Harpo's Poetry Page

OK, I know, this page doesn't have much in the way of "pretty pictures" just yet, but give it time! In the meantime, I am presenting several works that were generated out of momentary bouts of artistry. Never fear, a team of doctors is working to find a cure! For now, however, you may enjoy the musings that have come from my pen.

The Search for Love

The first poem has a serious tone to it. It comes from the desire to find companionship. If you find yourself in total shock from reading something serious from me, remember, the number is 911!

There is love to give, of that you may be sure
For this lonesome heart, there is but one cure.

Although I may seem quiet and meek,
It is the love of my life that I do now seek.

Neither a rich man nor a pauper do I claim to be
But for love that is true, I shall give all that is me.

If only we should meet, be it by plan or by chance,
The piercing of our hearts may come from Cupid's lance.

I long to peer into a loving face
Which would then be followed by a warm embrace.

To the heavens and beyond I shall continue to roam
Until the love of my life will with me come home.

So if you should find someone whom to me would be dear,
Please let her know that I shall be waiting here.
Guess what!  "The Search For Love" won an Editor's Choice Award by the National Library of Poetry, and has been published in an anthology titled The Fullness Of Time.  Who could possibly have imagined that?

The Overbooking

Alright, enough of the mushy stuff! The next piece is actually a song. Sing the words to the tune of "I'm Looking Over A Four Leaf Clover." If you've read "Airline Escapades", you'll definitely know the origins of this song!

I'm overlooking an airline booking
That I over booked before.
The toilet's taken, the cargo bay too.
People are sitting up from with the crew.
No need explaining, the only seats remaining
Are strapped to the wings outside.
I'm overlooking my overbooking,
Now sit and enjoy your flight!!

The Joker

The next poem in the collection was written on November 17, 1996. This one is about someone who is a very close friend. Perhaps you know someone like him.

He is always ready with a joke.
A smile is ever on his face.
His laugh rings out loud and true!
Of despair, there is no trace.

Yet the laugh is just a cover up,
The smile is but a mask.
Despite the sparkle in his eyes,
His life is just a grueling task.

He spends his hours mostly alone.
His company is rarely sought.
For the best of friends are hard to find,
And his search has turned up naught.

His goals are selfless, it seems to me,
For he seeks to entertain.
Yet every joke that he relates
Is hiding his secret pain.

Popularity would be a change
Which he would never fear,
To be known by others all the time,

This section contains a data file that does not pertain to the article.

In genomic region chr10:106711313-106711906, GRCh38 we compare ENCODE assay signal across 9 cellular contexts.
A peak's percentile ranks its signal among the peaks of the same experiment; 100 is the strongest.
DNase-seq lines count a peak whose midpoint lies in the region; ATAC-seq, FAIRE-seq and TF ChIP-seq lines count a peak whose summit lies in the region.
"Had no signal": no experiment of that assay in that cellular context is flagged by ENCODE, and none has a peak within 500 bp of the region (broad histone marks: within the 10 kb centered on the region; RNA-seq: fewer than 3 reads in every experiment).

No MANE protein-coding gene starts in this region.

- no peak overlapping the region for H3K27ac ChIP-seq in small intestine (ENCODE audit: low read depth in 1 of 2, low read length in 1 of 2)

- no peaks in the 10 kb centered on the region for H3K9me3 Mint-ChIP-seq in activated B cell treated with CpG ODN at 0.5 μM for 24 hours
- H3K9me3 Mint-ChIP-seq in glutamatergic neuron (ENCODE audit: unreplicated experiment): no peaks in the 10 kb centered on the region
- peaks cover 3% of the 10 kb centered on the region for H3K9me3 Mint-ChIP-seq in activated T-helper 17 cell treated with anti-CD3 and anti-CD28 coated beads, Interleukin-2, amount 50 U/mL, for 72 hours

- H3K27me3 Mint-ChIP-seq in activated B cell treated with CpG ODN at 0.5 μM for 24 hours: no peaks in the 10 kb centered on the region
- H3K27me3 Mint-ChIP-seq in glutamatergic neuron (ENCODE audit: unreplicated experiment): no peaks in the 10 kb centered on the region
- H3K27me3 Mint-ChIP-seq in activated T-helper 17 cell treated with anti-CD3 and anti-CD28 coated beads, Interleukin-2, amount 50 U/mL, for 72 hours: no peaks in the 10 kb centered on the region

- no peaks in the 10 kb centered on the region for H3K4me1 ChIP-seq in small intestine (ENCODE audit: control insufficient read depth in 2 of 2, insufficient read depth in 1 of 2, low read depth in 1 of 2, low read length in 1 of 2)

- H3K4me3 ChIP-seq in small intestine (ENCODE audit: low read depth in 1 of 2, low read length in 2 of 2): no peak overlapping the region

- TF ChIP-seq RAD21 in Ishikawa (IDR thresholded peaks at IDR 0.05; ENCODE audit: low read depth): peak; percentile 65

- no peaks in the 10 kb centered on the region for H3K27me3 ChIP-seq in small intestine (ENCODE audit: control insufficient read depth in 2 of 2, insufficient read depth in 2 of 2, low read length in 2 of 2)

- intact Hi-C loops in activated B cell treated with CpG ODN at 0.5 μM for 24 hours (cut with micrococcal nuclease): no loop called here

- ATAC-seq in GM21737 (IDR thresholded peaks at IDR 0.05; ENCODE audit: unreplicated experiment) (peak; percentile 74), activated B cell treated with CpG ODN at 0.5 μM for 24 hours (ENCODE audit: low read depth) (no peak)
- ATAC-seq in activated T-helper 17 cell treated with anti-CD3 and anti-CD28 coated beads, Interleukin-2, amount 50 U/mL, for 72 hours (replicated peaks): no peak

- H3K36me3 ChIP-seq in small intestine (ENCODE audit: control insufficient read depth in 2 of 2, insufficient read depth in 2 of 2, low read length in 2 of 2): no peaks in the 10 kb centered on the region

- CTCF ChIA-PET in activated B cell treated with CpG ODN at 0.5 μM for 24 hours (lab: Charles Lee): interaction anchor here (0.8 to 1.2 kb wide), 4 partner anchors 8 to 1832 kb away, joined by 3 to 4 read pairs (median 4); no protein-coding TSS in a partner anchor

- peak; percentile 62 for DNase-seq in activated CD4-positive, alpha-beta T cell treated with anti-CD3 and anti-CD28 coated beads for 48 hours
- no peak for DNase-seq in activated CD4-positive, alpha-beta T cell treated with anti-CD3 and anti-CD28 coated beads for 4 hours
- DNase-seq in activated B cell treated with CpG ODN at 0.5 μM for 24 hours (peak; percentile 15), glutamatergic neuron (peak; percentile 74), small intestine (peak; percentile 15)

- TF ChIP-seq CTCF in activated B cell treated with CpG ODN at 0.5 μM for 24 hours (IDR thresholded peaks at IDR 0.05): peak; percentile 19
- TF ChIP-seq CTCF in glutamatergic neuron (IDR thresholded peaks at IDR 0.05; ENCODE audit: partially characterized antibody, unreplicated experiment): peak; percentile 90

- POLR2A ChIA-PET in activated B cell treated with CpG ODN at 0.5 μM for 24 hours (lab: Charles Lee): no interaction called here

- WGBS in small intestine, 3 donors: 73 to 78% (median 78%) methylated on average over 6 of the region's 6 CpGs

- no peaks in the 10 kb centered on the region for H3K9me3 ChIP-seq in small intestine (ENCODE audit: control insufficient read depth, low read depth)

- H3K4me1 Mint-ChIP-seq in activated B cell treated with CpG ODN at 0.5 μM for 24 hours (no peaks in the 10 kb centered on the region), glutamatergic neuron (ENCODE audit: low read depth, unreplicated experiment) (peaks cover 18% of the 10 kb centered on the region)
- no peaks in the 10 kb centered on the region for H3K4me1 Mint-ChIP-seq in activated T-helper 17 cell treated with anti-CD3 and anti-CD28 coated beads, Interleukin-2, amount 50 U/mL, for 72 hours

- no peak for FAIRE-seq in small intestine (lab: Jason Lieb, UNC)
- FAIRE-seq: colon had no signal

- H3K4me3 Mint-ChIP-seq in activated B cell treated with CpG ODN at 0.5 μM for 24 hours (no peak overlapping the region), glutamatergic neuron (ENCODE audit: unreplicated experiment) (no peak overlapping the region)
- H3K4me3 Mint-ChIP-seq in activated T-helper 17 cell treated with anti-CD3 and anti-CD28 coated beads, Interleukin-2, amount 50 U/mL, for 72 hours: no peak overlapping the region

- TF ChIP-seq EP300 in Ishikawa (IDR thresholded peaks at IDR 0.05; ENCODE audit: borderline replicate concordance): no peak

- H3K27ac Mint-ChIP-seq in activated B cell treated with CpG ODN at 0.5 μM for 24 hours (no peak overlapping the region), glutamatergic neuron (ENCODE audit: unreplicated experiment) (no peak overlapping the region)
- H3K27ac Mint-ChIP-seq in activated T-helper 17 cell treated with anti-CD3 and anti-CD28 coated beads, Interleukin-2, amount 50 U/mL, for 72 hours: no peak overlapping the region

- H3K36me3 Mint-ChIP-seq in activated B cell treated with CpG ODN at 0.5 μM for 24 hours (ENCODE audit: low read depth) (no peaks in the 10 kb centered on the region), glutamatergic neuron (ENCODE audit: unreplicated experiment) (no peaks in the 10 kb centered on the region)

To have friends both far and near!

Instead, the solitude surrounds,
He knows not what to do.
For in this quiet life of his
He finds his friends are few.

He is seldom invited to come along.
He is often left behind.
For the world where he is understood
Is a place he has yet to find.

Sitting On The Sidewalk

This poem was originally a song which I wrote while in the shower about a year ago. I finally put it down on paper in the form of a poem. If you're curious, the first stanza would have been the refrain. For those who are not from Detroit, this poem could use a bit of explanation. There are two names listed in the poem, J.P. and Ernie. J.P. is J.P. McCarthy, the Great Voice of the Great Lakes. He was a long-time radio talk show personality on WJR. He died of a rare bone marrow disease. Without a doubt, he was the best radio personality I'd ever heard. He was like a part of the family for every Detroiter. To honor him following his death, every radio station in Detroit and Windsor observed a period of silence. Ernie refers to Ernie Harwell, the Voice of the Tigers for many years, sharing the microphone with Paul Carey. Paul retired a few years back during the same year that Ernie was forced off the microphone. After a year without Ernie, the new Tiger ownership brought him back for one year so he could finish off his Tiger Radio Network career in a more fitting fashion. Last I heard, Ernie is still alive. For the last couple of years, he has been doing some of the PASS cable Tiger games. While it is still great to hear his voice, the occasional cable game just isn't enough. I really miss his radio broadcasts. When the Tigers were winning, he didn't try to "over-hype" the game. When they were losing, he made you feel like it was OK, there would be another game tomorrow. One of the unique features of Ernie was his handling of a foul ball. When it went in the stands, he would say something to the effect of, "And a man from Troy got that one!" He was around for so long, you could actually believe that he knew where everyone in the stands was from! While his name isn't mentioned in the poem, Paul Carey is also felt in my heart as I read the poem. Ernie and Paul were, without a doubt, the best radio broadcasters in the business. This poem is dedicated to J.P., Ernie, and Paul. Their voices were soothing and delightful to listen to. Their broadcasts will all be missed. There is a moral to the poem. Enjoy life while you can. Slow down and take it all in once in a while. The great people will come and go, and life will go on. Take the time to enjoy what's great while you can.

I'm sitting on the sidewalk,
What a wonderful place to talk.
The sun shines on my shoulders
While I'm sitting on the sidewalk.

I'm sitting on the sidewalk
With my radio on.
The music makes me feel good
As they play my favorite songs.

I hear J.P. in the morning,
Then Ernie calls the game.
When the ball goes in the stands
He will say the city's name.